We recommend using the summary section of your LinkedIn business page to refer potential employees, who are also potential customers, to your small business website.
Don’t Forget To Interact!
Like any other social media site, you need to regularly post useful information on your page and in groups for your followers and customers. For more information on how to use LinkedIn for business, especially using groups, check out what our friend Pam has to say about LinkedIn groups.
This social media form of word-of-mouth can be incredibly valuable to your small business.
Being social is an incredibly important aspect of how to use LinkedIn for business purposes. Be careful not to neglect your page. This is a social network after all, so make sure you are being social!
You need to post, comment, and share on a regular basis to make LinkedIn really work for you. Your interaction with your followers, in your groups, and with other businesses will help you establish a LinkedIn presence—this is how to use LinkedIn for business.
Pages with regular content turn into traffic on your website, which in turn becomes conversions and eventually leads. Pages that don’t get regular updates can be potentially damaging to your business, so keep on top of your page and make regular posts.
Publish Long-Form Posts To Reach A Wider Audience
If you’re wondering how to use LinkedIn for business purposes, one thing you might consider is to write long-form posts from your individual account.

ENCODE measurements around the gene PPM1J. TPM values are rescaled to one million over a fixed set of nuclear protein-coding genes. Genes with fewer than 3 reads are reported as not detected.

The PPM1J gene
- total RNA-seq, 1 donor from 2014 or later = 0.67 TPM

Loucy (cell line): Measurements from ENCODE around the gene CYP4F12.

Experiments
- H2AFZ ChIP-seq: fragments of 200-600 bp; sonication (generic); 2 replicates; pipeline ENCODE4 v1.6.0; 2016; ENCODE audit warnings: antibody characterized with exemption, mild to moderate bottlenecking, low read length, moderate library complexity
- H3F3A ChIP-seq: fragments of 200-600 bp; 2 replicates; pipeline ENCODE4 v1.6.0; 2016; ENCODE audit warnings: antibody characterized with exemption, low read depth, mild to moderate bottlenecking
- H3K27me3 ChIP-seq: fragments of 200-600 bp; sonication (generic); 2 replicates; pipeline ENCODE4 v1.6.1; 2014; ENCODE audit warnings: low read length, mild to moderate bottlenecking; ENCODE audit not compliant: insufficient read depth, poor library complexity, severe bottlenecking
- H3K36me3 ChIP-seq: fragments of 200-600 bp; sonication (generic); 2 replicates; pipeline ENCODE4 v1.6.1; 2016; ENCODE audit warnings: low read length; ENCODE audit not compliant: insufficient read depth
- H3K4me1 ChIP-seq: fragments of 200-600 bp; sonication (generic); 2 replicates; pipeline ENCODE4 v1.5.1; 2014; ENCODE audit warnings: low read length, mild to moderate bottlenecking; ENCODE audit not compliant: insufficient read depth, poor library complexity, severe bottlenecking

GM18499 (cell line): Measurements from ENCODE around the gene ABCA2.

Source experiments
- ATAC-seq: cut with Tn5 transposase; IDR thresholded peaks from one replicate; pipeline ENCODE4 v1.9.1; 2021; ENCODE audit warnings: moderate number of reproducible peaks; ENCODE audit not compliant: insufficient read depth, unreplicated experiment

You can’t write long-form posts from your company account (come on LinkedIn!), but you can write them from your individual account and then link to it through your company account.
Writing long-form posts will let you reach a much wider audience than your company page could reach on its own. It will also help you build your personal brand. That’s like 5 wins. Win/win/win/win/win.
How to Use LinkedIn for Business Growth—Make LinkedIn Work For You
LinkedIn is a fantastic resource, and it gives you the ability to reach a wide audience of professionals who have purchasing power. You can set up your profile in a fairly short period of time, but figuring out how to use LinkedIn for business can be difficult beyond setup.
Making sure you have regular posts is important for giving your potential employees and customers reasons to follow you and learn more about your business.
If you’re wondering how to use LinkedIn for business growth, here’s the formula—engage, interact, and have fun with it! People will be attracted to that.
LinkedIn should be an integral piece of your social media strategy. For really detailed information on how to market on LinkedIn, check out our friend Pam’s LinkedIn Marketing Plan.
Knock Out LinkedIn, Then Get Crackin’ on Facebook
LinkedIn is an excellent place to start, and it can certainly lead to leads (oops, I made a funny)!
However, Facebook is where the money’s at (Cuba Gooding Jr. keeps shouting at it, but to no avail).
You’ve probably already got a Facebook page, but is it really up to snuff? Learn why you need to have someone else look at your page (and why you can’t trust your own judgement on this one).